If you're tired of dealing with hard water scaling on your dishes, your shower walls, and even on the clothes coming out of your washing machine, you may be considering the purchase of a water softener. However, with so many types, sizes, and brands available, you may not know where to begin your search. Read on to learn more about how some of your lifestyle habits can impact the type of water softener you'll need.
How frequently will you clean your water softener?
If you choose an ion-exchange water softener that uses salt, you'll need to decide whether to purchase large salt pellets or smaller crystals. If you use cubed crystals or loosely-compacted salt that isn't fully water soluble, your water softener may require more frequent cleaning than if you use large pellets or 100 percent water soluble salt.
Therefore, if you don't plan to clean your water softener frequently (or don't think you'll have the time), you'll likely want to select a water softener that takes large pellets. You may also want to invest in a higher-quality salt that will be fully utilized by the resin exchange system, rather than result in residue buildup over time.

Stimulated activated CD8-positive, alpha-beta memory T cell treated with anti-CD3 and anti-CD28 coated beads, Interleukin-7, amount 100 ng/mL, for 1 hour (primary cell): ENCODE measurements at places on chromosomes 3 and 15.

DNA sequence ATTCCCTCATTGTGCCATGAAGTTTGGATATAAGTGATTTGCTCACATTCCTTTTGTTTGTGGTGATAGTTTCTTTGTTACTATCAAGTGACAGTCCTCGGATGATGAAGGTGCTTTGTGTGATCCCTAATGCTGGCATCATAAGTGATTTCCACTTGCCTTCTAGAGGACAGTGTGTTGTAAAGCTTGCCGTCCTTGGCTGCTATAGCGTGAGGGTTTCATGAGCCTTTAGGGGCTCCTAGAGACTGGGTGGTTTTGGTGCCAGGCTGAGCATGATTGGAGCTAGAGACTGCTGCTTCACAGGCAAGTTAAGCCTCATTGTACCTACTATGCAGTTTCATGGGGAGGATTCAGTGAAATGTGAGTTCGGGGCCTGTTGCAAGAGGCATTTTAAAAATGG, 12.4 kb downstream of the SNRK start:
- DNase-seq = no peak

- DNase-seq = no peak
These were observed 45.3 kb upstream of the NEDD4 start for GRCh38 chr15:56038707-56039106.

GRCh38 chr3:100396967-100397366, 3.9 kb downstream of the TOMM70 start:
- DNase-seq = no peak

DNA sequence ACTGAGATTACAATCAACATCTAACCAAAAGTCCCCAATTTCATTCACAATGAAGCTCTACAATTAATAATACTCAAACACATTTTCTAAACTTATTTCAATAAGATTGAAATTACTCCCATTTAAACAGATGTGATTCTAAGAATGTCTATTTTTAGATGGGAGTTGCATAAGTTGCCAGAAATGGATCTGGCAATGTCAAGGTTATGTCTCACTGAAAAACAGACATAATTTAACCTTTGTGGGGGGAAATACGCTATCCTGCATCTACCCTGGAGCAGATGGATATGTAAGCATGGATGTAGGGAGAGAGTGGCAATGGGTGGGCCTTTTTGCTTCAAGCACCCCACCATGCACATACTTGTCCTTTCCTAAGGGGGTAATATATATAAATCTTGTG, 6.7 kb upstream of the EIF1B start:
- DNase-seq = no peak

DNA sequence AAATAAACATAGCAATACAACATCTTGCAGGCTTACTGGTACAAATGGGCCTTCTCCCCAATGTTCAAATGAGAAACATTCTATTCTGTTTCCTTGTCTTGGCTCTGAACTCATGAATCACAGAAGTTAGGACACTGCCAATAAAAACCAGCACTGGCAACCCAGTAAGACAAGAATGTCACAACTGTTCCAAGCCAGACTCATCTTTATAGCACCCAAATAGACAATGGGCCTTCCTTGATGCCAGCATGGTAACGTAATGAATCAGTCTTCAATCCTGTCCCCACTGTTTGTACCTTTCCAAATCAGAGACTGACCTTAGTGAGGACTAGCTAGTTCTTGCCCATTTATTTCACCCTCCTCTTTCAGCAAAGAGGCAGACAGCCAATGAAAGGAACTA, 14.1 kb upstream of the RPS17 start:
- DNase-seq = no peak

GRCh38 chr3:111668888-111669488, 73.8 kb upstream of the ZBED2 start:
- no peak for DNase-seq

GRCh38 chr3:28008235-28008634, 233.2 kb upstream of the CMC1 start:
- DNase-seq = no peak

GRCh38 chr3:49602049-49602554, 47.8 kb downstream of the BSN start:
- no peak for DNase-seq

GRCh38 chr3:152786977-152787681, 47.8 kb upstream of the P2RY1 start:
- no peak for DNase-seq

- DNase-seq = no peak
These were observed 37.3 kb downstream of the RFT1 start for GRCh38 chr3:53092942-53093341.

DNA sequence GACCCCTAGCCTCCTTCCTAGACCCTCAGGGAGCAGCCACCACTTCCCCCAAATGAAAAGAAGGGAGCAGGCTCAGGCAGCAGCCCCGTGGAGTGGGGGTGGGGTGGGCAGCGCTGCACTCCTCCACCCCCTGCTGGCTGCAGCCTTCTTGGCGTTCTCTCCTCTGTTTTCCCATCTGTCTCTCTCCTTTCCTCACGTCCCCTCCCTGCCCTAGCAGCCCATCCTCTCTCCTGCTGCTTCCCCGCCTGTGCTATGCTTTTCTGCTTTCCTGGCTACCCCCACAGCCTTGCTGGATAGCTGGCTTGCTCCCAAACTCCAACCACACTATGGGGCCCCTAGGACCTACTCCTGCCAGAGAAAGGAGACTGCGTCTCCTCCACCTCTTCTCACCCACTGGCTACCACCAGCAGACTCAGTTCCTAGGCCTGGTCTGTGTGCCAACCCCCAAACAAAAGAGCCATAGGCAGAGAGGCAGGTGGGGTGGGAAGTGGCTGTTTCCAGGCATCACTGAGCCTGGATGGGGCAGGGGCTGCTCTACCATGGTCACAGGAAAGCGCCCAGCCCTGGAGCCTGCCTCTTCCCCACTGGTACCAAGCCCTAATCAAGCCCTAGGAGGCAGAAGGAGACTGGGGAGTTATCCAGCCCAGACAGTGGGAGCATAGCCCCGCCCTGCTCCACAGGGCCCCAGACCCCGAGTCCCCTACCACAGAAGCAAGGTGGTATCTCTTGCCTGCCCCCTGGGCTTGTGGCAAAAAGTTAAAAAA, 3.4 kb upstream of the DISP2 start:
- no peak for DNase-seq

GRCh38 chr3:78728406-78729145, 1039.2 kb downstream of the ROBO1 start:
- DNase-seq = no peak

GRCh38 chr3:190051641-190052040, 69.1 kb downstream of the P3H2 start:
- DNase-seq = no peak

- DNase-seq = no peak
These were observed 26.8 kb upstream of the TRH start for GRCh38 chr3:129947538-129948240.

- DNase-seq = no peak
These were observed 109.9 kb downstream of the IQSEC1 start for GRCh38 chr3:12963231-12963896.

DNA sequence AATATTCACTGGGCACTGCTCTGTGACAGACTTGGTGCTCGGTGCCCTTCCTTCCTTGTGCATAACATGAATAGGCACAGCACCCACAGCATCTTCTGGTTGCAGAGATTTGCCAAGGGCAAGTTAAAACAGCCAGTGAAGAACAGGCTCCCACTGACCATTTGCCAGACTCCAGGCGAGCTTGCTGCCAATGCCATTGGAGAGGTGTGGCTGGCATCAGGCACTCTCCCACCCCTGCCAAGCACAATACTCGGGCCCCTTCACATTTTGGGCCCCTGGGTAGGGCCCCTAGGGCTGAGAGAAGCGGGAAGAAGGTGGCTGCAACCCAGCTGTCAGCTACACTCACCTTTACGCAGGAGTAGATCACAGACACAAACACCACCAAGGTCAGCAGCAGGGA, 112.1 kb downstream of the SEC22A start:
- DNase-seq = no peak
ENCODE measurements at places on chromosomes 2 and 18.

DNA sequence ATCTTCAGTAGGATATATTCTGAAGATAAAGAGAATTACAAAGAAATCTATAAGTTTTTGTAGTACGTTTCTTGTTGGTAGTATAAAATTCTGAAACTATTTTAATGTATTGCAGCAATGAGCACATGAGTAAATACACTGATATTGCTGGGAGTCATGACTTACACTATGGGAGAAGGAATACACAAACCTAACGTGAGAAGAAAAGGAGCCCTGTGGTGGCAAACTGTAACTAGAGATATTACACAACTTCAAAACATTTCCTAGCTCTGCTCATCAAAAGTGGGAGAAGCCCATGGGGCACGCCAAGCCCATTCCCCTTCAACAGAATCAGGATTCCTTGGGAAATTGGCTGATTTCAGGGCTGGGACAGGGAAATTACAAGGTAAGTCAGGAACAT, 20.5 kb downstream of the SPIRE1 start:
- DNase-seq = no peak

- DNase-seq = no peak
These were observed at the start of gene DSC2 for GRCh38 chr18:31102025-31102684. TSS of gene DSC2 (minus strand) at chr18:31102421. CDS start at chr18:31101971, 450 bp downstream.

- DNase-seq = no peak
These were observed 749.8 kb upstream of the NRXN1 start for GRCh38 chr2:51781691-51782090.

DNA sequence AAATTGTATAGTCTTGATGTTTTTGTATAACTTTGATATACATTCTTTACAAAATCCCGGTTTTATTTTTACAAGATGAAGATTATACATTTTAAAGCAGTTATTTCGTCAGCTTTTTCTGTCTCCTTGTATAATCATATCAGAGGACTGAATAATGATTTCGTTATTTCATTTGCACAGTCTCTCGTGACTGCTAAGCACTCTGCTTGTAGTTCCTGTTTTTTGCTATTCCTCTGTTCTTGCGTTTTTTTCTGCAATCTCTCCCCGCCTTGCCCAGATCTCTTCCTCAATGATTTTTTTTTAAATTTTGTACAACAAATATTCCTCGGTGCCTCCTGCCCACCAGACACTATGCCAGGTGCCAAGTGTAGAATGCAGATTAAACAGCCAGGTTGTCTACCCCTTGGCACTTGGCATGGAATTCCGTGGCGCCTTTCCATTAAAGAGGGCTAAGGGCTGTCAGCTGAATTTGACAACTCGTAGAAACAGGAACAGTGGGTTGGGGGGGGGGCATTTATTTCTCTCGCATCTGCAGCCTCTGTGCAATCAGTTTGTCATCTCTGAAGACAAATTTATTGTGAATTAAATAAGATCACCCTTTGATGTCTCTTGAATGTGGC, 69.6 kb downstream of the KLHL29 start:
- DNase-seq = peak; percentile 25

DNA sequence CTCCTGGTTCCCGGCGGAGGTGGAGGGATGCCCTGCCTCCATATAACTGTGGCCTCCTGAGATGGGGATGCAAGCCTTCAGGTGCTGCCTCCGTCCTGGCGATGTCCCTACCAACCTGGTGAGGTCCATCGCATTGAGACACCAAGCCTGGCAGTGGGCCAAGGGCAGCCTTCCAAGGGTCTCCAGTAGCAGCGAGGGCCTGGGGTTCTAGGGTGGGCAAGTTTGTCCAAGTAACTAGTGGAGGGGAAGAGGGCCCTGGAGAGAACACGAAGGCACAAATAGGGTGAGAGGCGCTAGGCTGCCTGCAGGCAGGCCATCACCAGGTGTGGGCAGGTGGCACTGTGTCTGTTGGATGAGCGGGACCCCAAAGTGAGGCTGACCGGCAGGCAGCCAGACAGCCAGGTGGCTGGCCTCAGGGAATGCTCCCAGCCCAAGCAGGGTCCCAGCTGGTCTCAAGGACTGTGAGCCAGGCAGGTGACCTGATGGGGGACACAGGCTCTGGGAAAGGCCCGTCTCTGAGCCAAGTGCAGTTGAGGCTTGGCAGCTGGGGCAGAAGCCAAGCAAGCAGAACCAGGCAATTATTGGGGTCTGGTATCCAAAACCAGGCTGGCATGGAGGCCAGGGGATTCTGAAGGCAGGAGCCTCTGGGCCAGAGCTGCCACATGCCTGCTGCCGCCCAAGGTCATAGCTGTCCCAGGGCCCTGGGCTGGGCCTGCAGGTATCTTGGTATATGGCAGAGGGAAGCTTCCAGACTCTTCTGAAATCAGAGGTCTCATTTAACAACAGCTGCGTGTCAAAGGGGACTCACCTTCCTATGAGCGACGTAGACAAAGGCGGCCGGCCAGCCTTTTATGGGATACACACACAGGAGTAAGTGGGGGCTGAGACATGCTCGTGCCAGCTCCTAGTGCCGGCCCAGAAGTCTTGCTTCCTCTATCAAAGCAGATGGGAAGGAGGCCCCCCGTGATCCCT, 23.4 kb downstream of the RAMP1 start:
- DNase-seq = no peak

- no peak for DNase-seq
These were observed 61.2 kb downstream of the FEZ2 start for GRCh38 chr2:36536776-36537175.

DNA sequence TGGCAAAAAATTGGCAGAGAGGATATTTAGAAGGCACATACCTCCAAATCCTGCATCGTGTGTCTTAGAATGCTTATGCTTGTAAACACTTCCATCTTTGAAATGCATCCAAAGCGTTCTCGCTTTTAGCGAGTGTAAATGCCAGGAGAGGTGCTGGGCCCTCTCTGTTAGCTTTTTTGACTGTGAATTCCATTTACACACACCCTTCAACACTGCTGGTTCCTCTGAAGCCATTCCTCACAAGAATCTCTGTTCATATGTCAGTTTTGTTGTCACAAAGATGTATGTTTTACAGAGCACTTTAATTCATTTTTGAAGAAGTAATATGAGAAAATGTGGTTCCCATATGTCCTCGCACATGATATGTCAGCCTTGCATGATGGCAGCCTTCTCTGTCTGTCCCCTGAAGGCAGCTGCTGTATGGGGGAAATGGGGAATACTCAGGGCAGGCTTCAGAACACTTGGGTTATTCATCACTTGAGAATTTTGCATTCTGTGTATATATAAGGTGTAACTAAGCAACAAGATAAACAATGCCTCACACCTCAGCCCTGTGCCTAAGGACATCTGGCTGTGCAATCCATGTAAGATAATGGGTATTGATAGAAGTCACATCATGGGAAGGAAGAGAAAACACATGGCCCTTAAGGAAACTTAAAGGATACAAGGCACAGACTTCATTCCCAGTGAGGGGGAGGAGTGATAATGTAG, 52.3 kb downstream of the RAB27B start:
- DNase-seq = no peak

Is anyone in your household on a sodium-restricted diet?
Although ion-exchange water softeners are designed to exchange salt molecules for hard water molecules (including calcium, iron, and lime), very little of this salt actually makes it into your drinking water supply. However, if someone in your household has blood pressure issues or has been instructed to restrict his or her sodium intake, you may want to investigate a water softener that uses potassium pellets instead. These water softeners are just as effective as ion-exchange water softeners that use salt, but won't add any sodium to your water supply.
How much water does your family use on a daily basis?
Determining your water needs is key to deciding the size and capacity of water softener to purchase. Each water softener has its own rating that will let you know the specific number of gallons of soft water it can produce on an hourly (or daily) basis. You should be able to get an approximate estimate of your water usage by looking at your monthly water bill.
In some cases (particularly if your water isn't extremely hard), you may want to route this soft water to only your appliances. This will allow you to purchase a water softener with a lower capacity than you might otherwise need. For more information, contact Johnson Water Conditioning or a similar company.